SURF

Pronita Saxena

Technology Buy-In: Gaps between the Ability to Pay and the Willingness to Adopt Point-of-Use (POU) Water Treatment Technology

Anecdotal evidence suggests an information gap isn’t the sole propagator of preventable water-borne diseases in urban slums: behavior change is multivariate. Through household surveys, I wish to understand how financial decision-making structures and other socio-economic factors condition the likelihood that a particular household will or won’t treat its water. To challenge the idea that with limited income, spending is allocated first to some universal standard of basic needs and then to “unessential” goods, I am also recording current technology investments (such as televisions, radios, etc.) within households to reconfigure “affordability” and more accurately estimate payment for point-of-use filters. By identifying the determinants of demand for water treatment technology, I hope to fuel more effective policy and sustainable technological interventions as we attempt to bring safe drinking water to 1.2 billion people across the world.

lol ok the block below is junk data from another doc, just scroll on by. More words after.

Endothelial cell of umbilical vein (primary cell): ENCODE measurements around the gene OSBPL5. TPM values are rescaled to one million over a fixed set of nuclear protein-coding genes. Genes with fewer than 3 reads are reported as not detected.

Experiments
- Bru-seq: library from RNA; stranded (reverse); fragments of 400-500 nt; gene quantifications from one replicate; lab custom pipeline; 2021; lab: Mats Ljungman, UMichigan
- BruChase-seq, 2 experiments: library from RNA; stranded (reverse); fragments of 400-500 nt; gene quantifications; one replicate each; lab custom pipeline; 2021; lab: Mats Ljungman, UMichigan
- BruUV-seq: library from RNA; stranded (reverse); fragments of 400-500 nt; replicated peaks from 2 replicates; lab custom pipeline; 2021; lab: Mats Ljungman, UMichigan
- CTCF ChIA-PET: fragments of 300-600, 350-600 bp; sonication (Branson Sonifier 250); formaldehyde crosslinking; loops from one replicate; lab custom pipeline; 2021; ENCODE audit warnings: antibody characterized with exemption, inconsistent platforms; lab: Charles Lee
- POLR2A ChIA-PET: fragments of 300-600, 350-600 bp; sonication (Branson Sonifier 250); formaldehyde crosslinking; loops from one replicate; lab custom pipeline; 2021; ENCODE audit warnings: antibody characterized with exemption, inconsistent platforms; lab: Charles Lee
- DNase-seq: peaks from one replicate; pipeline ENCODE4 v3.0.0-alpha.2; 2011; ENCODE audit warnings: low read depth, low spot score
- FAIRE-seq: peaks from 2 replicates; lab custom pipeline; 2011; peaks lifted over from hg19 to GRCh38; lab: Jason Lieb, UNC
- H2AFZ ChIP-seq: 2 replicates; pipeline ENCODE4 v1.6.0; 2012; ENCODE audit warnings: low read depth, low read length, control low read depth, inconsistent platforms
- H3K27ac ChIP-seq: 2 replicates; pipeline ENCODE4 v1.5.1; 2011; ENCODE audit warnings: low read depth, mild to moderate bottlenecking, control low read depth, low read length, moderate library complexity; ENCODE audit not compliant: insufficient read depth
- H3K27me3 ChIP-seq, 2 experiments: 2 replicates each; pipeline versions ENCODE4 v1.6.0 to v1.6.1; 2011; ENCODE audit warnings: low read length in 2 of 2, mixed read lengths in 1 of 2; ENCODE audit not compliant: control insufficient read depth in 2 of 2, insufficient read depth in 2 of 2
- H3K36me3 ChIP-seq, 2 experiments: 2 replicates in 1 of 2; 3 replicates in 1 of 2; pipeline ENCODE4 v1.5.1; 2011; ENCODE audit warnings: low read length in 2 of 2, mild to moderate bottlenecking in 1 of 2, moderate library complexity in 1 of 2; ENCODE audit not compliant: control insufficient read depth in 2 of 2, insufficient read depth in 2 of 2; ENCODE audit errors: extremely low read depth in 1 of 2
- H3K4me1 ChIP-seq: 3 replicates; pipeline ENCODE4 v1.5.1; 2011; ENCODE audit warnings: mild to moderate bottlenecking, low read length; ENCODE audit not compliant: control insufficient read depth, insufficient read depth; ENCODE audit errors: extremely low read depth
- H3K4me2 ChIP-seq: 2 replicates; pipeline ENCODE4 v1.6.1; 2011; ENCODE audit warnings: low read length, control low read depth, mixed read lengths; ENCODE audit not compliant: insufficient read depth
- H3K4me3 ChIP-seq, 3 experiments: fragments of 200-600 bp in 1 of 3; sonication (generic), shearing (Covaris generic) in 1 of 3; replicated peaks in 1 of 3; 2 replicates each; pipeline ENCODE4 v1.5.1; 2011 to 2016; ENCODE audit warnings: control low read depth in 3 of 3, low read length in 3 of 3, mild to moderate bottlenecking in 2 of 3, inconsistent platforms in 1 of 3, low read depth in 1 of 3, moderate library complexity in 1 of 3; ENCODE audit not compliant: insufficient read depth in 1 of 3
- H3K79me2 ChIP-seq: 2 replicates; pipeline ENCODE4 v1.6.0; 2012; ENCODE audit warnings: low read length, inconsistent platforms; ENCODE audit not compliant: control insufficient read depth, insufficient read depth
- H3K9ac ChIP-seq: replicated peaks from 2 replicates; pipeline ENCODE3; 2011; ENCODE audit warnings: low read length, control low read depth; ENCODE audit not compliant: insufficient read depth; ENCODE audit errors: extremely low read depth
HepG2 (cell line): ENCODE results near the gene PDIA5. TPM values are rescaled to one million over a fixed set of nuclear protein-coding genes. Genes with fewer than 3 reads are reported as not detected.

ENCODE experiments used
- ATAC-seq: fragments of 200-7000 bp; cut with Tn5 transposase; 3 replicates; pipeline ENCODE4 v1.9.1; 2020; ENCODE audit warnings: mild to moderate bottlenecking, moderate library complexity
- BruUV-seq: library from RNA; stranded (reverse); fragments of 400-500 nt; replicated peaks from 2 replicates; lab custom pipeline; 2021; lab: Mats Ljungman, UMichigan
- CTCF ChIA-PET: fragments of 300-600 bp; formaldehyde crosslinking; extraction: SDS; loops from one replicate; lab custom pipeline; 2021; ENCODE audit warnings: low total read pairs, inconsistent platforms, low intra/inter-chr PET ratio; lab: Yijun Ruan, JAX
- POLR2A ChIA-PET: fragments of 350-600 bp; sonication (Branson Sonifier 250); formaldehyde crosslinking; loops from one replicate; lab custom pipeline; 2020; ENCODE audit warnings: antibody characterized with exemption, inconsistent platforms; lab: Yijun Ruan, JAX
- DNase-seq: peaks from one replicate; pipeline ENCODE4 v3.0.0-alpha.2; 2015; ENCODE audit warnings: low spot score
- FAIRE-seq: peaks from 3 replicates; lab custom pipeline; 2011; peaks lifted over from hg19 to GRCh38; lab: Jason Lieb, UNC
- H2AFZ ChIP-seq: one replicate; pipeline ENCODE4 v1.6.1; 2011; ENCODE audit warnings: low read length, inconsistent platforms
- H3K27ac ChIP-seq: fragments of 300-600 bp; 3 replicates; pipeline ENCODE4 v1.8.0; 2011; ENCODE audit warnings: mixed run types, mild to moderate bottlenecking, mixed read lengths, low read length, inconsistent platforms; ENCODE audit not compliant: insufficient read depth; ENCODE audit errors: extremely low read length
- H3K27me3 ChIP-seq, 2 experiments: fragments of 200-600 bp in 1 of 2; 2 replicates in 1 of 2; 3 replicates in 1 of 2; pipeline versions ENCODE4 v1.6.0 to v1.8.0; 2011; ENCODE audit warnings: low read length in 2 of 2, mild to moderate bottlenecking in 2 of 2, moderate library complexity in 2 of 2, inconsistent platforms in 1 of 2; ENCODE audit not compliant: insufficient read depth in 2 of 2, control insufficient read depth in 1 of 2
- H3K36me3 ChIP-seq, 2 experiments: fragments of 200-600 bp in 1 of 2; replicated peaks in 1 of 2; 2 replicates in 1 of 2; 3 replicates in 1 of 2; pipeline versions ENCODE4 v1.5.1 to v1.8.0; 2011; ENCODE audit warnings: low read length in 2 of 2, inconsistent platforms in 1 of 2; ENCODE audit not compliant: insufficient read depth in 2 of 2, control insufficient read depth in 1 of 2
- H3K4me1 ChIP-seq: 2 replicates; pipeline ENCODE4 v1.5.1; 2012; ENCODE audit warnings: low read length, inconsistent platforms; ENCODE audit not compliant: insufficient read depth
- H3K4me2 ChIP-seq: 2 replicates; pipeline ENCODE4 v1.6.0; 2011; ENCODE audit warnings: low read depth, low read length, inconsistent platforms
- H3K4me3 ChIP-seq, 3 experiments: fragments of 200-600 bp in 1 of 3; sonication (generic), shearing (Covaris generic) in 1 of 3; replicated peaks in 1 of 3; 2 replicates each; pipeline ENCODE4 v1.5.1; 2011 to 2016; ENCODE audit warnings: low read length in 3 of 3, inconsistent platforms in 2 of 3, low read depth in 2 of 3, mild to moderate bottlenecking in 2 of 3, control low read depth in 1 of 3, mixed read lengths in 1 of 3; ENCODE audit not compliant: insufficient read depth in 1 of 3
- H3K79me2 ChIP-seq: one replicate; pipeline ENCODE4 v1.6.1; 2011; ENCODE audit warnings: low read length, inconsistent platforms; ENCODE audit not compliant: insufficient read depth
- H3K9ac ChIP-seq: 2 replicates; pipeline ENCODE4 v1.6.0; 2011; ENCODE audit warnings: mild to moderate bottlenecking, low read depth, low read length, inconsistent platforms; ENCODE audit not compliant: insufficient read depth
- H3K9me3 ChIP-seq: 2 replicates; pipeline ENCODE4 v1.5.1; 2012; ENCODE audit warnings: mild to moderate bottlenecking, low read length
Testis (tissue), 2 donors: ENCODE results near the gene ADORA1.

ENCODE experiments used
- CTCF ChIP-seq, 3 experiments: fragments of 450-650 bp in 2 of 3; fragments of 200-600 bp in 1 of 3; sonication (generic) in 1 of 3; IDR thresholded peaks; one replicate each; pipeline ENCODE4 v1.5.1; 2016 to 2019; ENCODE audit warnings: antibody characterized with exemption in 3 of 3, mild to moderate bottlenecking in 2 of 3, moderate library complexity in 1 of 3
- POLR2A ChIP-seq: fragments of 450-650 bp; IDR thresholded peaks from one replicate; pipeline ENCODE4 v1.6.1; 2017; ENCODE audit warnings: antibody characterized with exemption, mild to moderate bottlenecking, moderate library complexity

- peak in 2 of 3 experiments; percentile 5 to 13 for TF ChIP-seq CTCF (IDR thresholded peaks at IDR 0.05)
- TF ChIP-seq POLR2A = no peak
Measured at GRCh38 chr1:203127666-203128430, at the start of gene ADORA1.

Message to Sponsor

SURF facilitated my first foray into the world of independent academic research: a rare opportunity I anticipated for years. Entering the slums of Mumbai - a microcosm previously foreign to me- challenged my comfort limits. My newfound ability to navigate the pitch-black, rat-infested passages that lead to people&Mac226;s homes, however, and more importantly, the personal relations that resulted from facilitating research created an empowering experience. It seems building mutually beneficial bridges across completely different worlds only requires an open mind and a good dose of gumption. Just sitting in a square, watching kids playing cricket and smiling to myself when realizing how much the 175,000 people in this square kilometer have to teach me just reinforces that conviction.
  • Major: Economics
  • Mentor: Isha Ray, Energy and Resources Group